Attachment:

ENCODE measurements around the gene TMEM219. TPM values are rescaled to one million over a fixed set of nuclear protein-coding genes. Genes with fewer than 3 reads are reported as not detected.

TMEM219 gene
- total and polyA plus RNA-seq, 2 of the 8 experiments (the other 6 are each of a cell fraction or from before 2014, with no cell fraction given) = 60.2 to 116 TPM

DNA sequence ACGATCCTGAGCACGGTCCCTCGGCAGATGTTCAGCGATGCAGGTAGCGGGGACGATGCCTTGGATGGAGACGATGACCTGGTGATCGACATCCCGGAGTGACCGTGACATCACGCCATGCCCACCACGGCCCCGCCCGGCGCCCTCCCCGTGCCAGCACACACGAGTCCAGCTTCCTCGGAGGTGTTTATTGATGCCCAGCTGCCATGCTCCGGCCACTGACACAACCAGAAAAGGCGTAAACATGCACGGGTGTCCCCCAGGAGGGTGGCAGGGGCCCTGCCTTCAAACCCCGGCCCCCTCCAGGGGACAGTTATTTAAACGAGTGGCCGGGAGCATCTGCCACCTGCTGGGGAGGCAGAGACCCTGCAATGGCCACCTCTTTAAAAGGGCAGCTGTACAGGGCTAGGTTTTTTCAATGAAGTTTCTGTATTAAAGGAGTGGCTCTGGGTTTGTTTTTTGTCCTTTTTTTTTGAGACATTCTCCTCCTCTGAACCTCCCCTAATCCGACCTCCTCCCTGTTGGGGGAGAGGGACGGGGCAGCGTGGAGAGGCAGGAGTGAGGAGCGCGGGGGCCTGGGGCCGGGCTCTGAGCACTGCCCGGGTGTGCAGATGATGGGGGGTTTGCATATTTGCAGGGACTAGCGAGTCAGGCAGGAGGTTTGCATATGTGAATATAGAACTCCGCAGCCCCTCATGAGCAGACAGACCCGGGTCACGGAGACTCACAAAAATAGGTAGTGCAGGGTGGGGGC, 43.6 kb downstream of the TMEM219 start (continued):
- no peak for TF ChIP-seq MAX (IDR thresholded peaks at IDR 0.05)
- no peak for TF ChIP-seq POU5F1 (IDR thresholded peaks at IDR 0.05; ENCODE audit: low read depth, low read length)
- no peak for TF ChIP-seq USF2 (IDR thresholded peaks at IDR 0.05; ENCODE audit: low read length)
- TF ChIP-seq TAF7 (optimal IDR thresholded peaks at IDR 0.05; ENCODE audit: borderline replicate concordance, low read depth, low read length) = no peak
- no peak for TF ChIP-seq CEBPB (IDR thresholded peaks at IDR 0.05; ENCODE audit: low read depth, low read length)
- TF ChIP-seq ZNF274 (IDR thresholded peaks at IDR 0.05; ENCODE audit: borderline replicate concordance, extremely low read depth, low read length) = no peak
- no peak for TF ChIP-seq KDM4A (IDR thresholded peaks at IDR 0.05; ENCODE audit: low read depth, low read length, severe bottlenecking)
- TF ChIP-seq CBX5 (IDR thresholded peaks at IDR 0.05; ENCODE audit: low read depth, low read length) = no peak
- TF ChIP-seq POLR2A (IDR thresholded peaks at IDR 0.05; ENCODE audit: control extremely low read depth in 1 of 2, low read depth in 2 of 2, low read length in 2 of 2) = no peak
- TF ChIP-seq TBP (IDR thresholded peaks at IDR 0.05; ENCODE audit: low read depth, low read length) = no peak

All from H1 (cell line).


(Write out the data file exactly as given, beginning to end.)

ENCODE measurements around the gene TMEM219. TPM values are rescaled to one million over a fixed set of nuclear protein-coding genes. Genes with fewer than 3 reads are reported as not detected.

TMEM219 gene
- total and polyA plus RNA-seq, 2 of the 8 experiments (the other 6 are each of a cell fraction or from before 2014, with no cell fraction given) = 60.2 to 116 TPM

DNA sequence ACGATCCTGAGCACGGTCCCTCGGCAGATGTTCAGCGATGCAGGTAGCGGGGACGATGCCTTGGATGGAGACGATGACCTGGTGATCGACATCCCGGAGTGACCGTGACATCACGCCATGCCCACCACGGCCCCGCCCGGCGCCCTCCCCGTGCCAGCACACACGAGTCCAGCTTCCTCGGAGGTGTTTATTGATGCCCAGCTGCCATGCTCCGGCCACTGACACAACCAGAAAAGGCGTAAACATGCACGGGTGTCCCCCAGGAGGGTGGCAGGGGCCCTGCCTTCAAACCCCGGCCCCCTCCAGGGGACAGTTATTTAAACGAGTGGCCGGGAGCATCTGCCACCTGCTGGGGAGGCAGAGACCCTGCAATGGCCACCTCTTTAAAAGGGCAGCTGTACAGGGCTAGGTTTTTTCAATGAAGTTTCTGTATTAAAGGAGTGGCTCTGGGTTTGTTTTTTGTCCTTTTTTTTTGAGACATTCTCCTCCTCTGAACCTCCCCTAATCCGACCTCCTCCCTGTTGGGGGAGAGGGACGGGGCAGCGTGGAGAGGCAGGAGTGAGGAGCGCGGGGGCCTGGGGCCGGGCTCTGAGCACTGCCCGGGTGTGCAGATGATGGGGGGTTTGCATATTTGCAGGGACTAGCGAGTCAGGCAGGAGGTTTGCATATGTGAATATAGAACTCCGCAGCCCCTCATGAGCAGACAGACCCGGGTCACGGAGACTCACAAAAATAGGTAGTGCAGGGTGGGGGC, 43.6 kb downstream of the TMEM219 start (continued):
- no peak for TF ChIP-seq MAX (IDR thresholded peaks at IDR 0.05)
- no peak for TF ChIP-seq POU5F1 (IDR thresholded peaks at IDR 0.05; ENCODE audit: low read depth, low read length)
- no peak for TF ChIP-seq USF2 (IDR thresholded peaks at IDR 0.05; ENCODE audit: low read length)
- TF ChIP-seq TAF7 (optimal IDR thresholded peaks at IDR 0.05; ENCODE audit: borderline replicate concordance, low read depth, low read length) = no peak
- no peak for TF ChIP-seq CEBPB (IDR thresholded peaks at IDR 0.05; ENCODE audit: low read depth, low read length)
- TF ChIP-seq ZNF274 (IDR thresholded peaks at IDR 0.05; ENCODE audit: borderline replicate concordance, extremely low read depth, low read length) = no peak
- no peak for TF ChIP-seq KDM4A (IDR thresholded peaks at IDR 0.05; ENCODE audit: low read depth, low read length, severe bottlenecking)
- TF ChIP-seq CBX5 (IDR thresholded peaks at IDR 0.05; ENCODE audit: low read depth, low read length) = no peak
- TF ChIP-seq POLR2A (IDR thresholded peaks at IDR 0.05; ENCODE audit: control extremely low read depth in 1 of 2, low read depth in 2 of 2, low read length in 2 of 2) = no peak
- TF ChIP-seq TBP (IDR thresholded peaks at IDR 0.05; ENCODE audit: low read depth, low read length) = no peak

All from H1 (cell line).